This weekend, my poor husband’s been sick. Friday night, bored—and slightly bummed we weren’t out on a date—I broke my new TV rule, sat on the couch, ate yogurt, and watched Little Women while the rest of the Petersheim household slept.
I have two brothers and no sisters, but something about that story gets me every time (and I’ve watched it probably once a year since I was eight years old).
Each of the four March sisters reminds me of myself in her struggle to transcend the character flaws that weigh her down.
You’ve got Meg, who cares too much what others think about her at Sally Moffett’s coming out party.
Then there’s Beth, who prefers her own company to the company of crowds. (This might not seem like me, since I am an extrovert, but sometimes I have to go on a solitary nature walk or get pretty cranky.)
Amy, sadly enough, has many of my characteristics, too. She is spoiled and self-centered. Marmee says that, even during the Civil War, her youngest is more concerned about reshaping her dear little nose than in refashioning her character.
Oh, and of course there’s Jo. Watching Josephine March carry her blue writing portfolio inscribed with her initials “JM” down the bustling streets of New York City, I had to remember back when my initials were “JM” as well (Jolina Miller).
I watched Jo in her drab boarding room, scribbling away about concealed daggers and gore, and winced in understanding.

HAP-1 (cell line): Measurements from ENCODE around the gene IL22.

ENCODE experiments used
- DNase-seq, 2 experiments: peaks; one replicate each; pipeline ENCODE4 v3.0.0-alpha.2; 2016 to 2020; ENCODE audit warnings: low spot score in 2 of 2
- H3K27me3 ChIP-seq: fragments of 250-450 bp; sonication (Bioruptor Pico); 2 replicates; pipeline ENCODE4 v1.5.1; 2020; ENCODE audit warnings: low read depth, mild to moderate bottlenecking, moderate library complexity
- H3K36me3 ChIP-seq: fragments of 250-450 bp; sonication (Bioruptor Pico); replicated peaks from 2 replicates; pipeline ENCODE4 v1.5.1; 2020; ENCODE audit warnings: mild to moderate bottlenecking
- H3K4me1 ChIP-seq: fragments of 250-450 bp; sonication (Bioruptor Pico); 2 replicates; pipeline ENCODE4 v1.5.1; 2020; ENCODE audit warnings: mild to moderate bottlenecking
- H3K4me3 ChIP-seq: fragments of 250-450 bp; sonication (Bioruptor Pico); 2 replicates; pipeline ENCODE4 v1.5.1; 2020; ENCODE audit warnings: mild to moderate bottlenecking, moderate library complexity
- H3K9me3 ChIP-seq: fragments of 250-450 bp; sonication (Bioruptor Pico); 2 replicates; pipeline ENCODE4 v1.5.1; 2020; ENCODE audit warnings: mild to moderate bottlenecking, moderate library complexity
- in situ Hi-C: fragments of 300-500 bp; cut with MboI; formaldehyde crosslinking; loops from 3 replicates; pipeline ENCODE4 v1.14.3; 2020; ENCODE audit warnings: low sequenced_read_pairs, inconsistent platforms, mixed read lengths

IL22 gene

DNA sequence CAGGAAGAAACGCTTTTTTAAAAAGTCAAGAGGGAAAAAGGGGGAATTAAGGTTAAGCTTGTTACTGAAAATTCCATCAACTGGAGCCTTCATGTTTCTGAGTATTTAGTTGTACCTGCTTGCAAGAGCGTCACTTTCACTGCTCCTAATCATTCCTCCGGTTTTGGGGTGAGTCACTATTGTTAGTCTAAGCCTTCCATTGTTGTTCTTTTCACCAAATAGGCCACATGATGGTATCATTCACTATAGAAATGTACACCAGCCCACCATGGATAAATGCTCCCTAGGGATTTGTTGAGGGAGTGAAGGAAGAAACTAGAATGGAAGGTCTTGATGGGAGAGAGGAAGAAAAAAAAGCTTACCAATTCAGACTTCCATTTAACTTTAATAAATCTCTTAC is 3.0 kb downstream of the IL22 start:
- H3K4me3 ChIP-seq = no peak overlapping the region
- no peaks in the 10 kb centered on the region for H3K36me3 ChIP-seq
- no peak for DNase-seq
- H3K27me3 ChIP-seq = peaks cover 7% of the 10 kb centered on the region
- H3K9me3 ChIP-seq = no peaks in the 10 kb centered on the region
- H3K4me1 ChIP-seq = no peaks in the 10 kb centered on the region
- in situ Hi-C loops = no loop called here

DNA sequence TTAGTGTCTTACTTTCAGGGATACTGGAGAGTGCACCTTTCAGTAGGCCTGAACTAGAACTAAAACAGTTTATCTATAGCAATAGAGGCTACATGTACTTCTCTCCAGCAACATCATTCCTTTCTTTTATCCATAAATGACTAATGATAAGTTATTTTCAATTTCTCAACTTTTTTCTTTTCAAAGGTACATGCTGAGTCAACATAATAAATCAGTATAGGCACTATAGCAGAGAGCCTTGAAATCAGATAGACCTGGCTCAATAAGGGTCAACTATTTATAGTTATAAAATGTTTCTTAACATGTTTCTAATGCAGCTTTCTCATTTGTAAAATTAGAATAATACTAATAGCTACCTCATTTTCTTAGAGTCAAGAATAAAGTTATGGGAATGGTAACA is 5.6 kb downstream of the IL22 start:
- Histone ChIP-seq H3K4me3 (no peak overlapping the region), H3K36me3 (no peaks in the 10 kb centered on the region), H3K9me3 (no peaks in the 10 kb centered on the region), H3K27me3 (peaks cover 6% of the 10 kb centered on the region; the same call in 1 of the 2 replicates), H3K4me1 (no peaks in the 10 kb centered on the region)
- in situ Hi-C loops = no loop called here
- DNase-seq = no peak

I too shunned what I knew and thought writing about my Plain heritage was beneath me. But after I received feedback on my first manuscript similar to what Professor Friedrich Bhaer gives to Jo, I had to choose if I was going to give it all up or try writing again.
Friedrich: You must write from life, from the depths of your soul!
And later . . .
Friedrich: There is nothing in this of the woman I am privileged to know.
Jo: Friedrich, this is what I write. My apologies if it fails to live up to your high standards.
Friedrich: Jo, there is more to you than this. If you have the courage to write it.
I chose to write again—really, there was no other choice. And thus, The Outcast was born.
That doesn’t mean the writing process (or life process) is always easy, and sometimes I find that the character flaws I had thought I had transcended descend again:
I care too much what others think of me.
I get too involved in daily life and don’t step outside my comfort zone.
I become frustrated and petty about details that shouldn’t matter.
Writing insecurities creep in, making me throw my velvet author cap and howl (I don’t actually have a writing cap, but admire Jo’s–hint, hint).
Thankfully, I have Professor Bhaer in the form of my patient husband, who lets me drape myself over the laptop, groan about plot/life frustrations, and then take a sip of tea and begin clacking the keys again. No worse for the wear, and rather energized by the fit.
Oh, bother. I probably should work on that drama flaw, too. . . .
And so I cling to the hope provided by Professor Bhaer when Jo laments to him her failings and he says — with a wry smile — “I think we are all rather hopelessly flawed.”
What “feel good” movies do you enjoy watching?
Here are a few more of my favorites:
Pride and Prejudice
Sense and Sensibility
Singin’ In The Rain
Seven Brides for Seven Brothers
Meet Me In St. Louis
Also, I would like your feedback about this blog. What topics would you like for me to address? I mainly delve into marriage, parenting, and writing. Is there anything else you would like to learn (how to catch an Amish man for a husband; how to make shoo-fly pie from scratch?), or one area you would like to hear more about?